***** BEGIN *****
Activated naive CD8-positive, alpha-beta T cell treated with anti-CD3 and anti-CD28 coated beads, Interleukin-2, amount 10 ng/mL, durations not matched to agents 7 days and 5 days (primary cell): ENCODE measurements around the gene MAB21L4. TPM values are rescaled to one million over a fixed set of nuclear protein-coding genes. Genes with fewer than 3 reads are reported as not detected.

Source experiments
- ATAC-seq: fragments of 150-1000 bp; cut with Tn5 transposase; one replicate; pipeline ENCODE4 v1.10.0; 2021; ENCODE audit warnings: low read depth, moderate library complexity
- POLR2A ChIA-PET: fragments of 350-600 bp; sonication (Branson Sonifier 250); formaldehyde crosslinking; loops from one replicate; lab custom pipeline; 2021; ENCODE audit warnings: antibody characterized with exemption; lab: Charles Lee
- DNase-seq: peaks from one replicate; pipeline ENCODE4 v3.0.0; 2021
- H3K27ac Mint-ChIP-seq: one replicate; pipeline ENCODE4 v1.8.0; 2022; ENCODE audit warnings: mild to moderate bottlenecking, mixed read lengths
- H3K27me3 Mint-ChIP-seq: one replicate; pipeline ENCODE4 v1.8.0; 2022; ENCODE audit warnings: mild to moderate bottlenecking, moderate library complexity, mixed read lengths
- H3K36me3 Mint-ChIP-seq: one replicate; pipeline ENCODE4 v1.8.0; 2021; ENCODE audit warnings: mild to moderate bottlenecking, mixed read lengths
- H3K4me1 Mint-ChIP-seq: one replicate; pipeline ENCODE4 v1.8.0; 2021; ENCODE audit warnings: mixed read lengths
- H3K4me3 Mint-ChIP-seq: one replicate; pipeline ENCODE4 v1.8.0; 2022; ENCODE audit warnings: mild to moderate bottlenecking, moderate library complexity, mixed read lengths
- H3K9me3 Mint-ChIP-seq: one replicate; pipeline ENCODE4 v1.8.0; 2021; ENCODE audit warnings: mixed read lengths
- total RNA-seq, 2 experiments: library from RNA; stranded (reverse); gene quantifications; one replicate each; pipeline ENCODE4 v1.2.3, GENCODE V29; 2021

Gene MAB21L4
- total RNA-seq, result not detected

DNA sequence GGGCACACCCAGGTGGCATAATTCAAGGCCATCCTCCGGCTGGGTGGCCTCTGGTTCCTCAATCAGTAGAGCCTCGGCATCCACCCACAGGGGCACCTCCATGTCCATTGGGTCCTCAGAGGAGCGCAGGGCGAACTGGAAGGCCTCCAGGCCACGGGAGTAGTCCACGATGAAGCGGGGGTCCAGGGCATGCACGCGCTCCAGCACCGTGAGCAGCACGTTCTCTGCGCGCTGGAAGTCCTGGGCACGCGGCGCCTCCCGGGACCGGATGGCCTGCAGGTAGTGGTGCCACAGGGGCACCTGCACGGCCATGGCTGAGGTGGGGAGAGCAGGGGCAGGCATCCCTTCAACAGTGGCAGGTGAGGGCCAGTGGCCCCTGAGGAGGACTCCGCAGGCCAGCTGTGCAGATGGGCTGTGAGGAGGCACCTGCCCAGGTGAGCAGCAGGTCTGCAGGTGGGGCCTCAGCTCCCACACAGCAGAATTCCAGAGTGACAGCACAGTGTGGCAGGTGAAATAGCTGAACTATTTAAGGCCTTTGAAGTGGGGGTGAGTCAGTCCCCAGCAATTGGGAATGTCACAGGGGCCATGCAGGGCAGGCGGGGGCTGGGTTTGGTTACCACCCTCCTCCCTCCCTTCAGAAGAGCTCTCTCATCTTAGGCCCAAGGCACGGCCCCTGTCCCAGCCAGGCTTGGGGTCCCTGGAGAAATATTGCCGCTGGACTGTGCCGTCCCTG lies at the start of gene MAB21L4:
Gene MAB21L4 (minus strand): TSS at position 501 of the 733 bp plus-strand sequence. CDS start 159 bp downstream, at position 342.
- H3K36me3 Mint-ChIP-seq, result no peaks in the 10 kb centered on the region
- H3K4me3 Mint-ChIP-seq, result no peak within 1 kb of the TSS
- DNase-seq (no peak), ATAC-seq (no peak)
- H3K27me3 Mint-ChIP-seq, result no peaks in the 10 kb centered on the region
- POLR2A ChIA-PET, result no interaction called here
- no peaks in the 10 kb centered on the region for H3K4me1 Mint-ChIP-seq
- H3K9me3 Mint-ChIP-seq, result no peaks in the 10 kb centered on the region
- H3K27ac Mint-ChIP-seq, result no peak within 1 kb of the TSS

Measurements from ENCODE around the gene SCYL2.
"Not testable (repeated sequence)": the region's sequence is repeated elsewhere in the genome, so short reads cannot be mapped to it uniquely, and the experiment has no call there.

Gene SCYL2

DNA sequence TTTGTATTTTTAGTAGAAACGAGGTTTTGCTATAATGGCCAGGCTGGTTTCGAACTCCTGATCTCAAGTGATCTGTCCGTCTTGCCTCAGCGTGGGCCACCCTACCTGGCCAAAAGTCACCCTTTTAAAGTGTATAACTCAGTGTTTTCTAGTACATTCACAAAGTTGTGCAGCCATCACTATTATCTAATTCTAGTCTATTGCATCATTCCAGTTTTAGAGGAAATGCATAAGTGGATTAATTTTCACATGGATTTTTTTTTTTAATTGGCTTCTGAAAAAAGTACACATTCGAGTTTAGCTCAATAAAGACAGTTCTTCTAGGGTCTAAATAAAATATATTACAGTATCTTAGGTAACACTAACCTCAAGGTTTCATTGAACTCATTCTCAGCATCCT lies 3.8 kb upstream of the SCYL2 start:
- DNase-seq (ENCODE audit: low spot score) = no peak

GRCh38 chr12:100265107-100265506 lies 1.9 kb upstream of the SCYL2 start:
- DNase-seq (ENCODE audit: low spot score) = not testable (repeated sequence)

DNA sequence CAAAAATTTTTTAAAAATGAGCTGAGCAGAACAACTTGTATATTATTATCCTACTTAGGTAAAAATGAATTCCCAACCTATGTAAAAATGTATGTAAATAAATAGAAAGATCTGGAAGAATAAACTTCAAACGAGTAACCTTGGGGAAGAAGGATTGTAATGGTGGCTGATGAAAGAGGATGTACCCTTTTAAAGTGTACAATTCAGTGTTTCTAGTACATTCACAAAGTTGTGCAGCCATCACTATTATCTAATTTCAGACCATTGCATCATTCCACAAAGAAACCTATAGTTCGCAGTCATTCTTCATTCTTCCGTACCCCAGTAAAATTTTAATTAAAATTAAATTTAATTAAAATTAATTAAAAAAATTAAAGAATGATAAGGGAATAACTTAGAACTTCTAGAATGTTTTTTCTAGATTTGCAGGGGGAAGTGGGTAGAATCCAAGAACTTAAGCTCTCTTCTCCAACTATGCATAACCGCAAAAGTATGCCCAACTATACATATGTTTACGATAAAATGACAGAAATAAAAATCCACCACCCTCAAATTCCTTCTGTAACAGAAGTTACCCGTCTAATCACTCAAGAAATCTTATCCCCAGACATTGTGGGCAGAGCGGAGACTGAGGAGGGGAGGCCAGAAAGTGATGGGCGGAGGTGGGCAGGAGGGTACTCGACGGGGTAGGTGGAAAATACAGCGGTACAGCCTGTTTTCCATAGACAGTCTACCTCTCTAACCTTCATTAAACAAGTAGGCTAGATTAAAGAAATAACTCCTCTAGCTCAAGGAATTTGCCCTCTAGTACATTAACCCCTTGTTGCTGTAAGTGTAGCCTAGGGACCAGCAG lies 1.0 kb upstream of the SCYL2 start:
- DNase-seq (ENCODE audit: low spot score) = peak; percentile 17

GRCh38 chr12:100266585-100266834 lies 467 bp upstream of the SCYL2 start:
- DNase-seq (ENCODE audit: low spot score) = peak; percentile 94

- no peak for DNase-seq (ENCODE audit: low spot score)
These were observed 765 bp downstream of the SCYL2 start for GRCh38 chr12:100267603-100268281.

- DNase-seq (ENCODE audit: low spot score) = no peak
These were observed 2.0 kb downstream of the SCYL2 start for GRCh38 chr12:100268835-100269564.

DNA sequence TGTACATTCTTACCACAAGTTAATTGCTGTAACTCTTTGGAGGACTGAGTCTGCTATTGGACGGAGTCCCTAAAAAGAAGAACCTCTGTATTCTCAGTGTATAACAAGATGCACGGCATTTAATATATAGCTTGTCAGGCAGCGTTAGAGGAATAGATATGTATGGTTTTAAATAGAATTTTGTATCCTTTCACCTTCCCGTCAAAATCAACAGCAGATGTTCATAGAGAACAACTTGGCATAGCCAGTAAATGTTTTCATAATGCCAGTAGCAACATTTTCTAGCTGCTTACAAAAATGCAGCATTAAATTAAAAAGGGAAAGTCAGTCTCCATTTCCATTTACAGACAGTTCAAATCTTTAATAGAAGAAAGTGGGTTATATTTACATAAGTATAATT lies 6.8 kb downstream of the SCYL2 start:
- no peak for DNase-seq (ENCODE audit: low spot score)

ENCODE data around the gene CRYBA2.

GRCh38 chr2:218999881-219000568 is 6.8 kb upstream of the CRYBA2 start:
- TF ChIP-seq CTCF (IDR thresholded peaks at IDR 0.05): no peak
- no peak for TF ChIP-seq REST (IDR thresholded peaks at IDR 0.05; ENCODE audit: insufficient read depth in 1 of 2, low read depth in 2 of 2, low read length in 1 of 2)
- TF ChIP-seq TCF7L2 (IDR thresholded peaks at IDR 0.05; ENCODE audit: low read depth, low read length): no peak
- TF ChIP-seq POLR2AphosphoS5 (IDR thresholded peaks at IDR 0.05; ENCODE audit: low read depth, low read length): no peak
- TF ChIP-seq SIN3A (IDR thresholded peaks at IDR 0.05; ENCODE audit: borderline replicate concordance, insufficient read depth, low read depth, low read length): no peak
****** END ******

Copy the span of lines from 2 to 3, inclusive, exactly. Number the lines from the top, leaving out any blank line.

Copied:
Source experiments
- ATAC-seq: fragments of 150-1000 bp; cut with Tn5 transposase; one replicate; pipeline ENCODE4 v1.10.0; 2021; ENCODE audit warnings: low read depth, moderate library complexity